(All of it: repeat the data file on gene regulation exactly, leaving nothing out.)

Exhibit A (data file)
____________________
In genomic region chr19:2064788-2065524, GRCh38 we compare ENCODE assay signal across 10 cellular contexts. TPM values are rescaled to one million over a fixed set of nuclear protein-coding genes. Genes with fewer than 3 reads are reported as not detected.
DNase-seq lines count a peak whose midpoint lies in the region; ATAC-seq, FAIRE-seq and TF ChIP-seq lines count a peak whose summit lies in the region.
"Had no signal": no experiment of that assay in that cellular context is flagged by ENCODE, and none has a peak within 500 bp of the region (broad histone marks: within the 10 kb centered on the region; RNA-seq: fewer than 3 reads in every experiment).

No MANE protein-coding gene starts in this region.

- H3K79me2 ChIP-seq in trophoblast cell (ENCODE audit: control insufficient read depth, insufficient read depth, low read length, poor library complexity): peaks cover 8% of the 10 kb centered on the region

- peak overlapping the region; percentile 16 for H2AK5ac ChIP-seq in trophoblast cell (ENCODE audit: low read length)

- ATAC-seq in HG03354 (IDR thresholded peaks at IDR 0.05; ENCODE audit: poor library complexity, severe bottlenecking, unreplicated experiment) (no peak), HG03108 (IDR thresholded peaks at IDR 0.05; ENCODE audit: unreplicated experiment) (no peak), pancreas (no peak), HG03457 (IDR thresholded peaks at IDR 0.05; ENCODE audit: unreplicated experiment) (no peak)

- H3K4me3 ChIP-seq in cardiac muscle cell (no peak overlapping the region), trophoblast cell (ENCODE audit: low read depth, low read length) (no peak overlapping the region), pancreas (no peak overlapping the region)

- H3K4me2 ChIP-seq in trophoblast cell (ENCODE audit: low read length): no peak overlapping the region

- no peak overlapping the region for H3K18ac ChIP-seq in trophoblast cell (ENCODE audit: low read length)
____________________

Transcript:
In genomic region chr19:2064788-2065524, GRCh38 we compare ENCODE assay signal across 10 cellular contexts. TPM values are rescaled to one million over a fixed set of nuclear protein-coding genes. Genes with fewer than 3 reads are reported as not detected.
DNase-seq lines count a peak whose midpoint lies in the region; ATAC-seq, FAIRE-seq and TF ChIP-seq lines count a peak whose summit lies in the region.
"Had no signal": no experiment of that assay in that cellular context is flagged by ENCODE, and none has a peak within 500 bp of the region (broad histone marks: within the 10 kb centered on the region; RNA-seq: fewer than 3 reads in every experiment).

No MANE protein-coding gene starts in this region.

- H3K79me2 ChIP-seq in trophoblast cell (ENCODE audit: control insufficient read depth, insufficient read depth, low read length, poor library complexity): peaks cover 8% of the 10 kb centered on the region

- peak overlapping the region; percentile 16 for H2AK5ac ChIP-seq in trophoblast cell (ENCODE audit: low read length)

- ATAC-seq in HG03354 (IDR thresholded peaks at IDR 0.05; ENCODE audit: poor library complexity, severe bottlenecking, unreplicated experiment) (no peak), HG03108 (IDR thresholded peaks at IDR 0.05; ENCODE audit: unreplicated experiment) (no peak), pancreas (no peak), HG03457 (IDR thresholded peaks at IDR 0.05; ENCODE audit: unreplicated experiment) (no peak)

- H3K4me3 ChIP-seq in cardiac muscle cell (no peak overlapping the region), trophoblast cell (ENCODE audit: low read depth, low read length) (no peak overlapping the region), pancreas (no peak overlapping the region)

- H3K4me2 ChIP-seq in trophoblast cell (ENCODE audit: low read length): no peak overlapping the region

- no peak overlapping the region for H3K18ac ChIP-seq in trophoblast cell (ENCODE audit: low read length)